What if you discovered that there were no women on the executive board of the company that makes your favorite nail polish (seriously, none), or that your go-to grocery with the friendly cashier didn’t have any women in leadership positions? If your favorite brand didn’t care about gender equality, would you still choose to be a loyal customer?
It comes down to how important gender equality is to you.
The fastest way to identify whether your favorite brands endorse and support diversity on their boards and executive teams is through a new website launched by Ledbetter, a research group that runs a database and application that showcases the number of women in leadership positions at the world’s top consumer brands and companies.
The site features the LedBetter Gender Equality Index, a list that reveals a company’s stats, rankings, and scores with regard to the number of women in leadership roles. The site was created to empower and educate consumers, policymakers, leaders, journalists, and others about the companies they support and cover, and improve the public’s understanding of which companies promote gender equality in leadership — and which do not.
Below are a couple of highlights that might surprise you:
- H&M leads the list with 58 percent representation of women on its board and 41 percent on its executive team.
- Ann Taylor, a company that caters specifically to women, has no women represented on their executive team; however, the company’s board is made up of 40 percent women.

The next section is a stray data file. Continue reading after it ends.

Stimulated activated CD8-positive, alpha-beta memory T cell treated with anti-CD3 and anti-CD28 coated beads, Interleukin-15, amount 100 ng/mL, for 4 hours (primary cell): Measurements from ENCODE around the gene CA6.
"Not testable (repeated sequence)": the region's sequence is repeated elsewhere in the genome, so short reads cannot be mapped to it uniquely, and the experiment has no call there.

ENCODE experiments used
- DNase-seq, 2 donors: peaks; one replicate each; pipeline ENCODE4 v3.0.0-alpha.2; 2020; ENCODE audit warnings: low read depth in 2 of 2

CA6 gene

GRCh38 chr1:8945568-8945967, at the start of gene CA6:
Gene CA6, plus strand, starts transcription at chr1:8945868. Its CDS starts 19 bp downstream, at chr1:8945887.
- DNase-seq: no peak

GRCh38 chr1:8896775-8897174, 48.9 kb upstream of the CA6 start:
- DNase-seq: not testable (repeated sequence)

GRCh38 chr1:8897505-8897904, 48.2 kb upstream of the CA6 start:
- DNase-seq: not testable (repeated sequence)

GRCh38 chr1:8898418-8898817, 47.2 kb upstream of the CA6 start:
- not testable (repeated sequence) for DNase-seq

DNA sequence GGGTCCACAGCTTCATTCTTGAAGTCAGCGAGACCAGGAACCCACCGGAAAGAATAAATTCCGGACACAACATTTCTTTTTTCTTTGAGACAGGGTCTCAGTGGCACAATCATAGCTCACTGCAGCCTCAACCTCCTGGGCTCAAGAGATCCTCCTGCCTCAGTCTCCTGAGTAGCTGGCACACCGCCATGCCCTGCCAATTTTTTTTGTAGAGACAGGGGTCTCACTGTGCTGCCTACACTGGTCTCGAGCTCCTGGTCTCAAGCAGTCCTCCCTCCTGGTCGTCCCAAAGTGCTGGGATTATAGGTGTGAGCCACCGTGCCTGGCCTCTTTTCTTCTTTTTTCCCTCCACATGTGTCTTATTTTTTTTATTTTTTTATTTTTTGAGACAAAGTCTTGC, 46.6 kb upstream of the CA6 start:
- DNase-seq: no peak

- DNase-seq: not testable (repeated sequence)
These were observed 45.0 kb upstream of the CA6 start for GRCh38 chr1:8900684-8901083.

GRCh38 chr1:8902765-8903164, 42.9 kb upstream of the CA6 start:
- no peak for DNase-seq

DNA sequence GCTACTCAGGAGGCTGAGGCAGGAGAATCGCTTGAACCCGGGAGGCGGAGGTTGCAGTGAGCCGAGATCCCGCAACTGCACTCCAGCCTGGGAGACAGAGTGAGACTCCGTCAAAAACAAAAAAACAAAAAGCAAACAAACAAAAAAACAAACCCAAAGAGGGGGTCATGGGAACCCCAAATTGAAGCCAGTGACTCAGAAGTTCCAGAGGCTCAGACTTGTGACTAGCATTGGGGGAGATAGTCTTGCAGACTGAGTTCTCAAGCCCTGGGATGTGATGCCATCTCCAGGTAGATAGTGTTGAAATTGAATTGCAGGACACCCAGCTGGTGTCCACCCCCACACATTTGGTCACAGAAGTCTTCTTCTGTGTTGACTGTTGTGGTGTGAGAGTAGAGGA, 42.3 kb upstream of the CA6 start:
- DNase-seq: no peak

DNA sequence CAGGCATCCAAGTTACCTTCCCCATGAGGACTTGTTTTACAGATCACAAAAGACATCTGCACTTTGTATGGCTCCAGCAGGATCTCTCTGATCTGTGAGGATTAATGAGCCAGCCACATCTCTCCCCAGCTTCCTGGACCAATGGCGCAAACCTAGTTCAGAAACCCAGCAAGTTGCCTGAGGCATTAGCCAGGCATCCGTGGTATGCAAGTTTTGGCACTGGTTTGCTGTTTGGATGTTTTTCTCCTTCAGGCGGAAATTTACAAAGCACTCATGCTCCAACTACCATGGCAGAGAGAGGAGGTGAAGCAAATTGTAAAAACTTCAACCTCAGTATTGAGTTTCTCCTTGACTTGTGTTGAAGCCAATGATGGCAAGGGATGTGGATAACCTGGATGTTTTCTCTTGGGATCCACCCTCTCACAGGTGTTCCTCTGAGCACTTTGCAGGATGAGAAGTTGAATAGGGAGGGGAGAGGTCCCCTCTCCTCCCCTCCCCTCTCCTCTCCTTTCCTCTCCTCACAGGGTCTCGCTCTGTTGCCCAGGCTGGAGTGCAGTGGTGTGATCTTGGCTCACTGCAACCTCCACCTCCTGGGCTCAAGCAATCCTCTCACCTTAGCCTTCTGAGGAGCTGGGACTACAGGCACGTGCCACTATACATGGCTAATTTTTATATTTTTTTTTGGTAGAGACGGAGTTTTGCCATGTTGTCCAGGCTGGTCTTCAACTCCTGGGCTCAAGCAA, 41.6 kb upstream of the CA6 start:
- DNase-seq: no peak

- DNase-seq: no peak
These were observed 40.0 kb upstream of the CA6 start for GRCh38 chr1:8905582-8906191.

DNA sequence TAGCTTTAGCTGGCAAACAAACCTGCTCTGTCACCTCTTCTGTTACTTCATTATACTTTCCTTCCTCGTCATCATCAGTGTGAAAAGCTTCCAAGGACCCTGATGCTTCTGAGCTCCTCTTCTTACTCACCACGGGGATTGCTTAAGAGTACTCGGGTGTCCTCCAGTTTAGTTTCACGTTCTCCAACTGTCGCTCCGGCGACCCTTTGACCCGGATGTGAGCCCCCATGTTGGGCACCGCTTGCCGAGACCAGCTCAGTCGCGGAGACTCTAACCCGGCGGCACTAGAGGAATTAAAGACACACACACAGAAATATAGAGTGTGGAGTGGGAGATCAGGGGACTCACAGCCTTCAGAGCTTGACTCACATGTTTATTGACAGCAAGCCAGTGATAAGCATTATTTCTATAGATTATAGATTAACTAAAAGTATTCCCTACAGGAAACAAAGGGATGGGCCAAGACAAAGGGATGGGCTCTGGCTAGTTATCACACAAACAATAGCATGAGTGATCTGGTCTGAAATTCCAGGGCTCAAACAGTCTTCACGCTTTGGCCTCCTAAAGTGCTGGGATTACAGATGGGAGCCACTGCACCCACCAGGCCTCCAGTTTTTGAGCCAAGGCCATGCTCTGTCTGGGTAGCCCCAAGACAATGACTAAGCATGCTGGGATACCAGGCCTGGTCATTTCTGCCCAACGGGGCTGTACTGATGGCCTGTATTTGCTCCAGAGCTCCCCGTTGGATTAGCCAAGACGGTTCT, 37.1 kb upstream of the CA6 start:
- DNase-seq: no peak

Which company sits at the bottom of the list? Samsung, with zero women represented on its board and executive team.
In the United States, women account for 85 percent of all consumer purchasing decisions. It only makes sense that an organization’s leadership reflects the marketplace, as well as the consumers who make the majority of the purchasing decisions.
In fact, women account for 85% of overall consumer spending, including everything from autos to healthcare:
Cars 65%, Computers 66%, Healthcare 80%, New Homes 91%, Food/Groceries 93%
One thing most of us can agree on is that money talks. In fact, it speaks louder and gets more attention than most forms of activism. What if the most effective form of activism for gender equality is letting your dollar speak for you?
Knowledge is power, and information on your favorite brands’ diversity numbers is a click away. So the question is, how willing are you to give up comfort and convenience to support companies that support gender equality?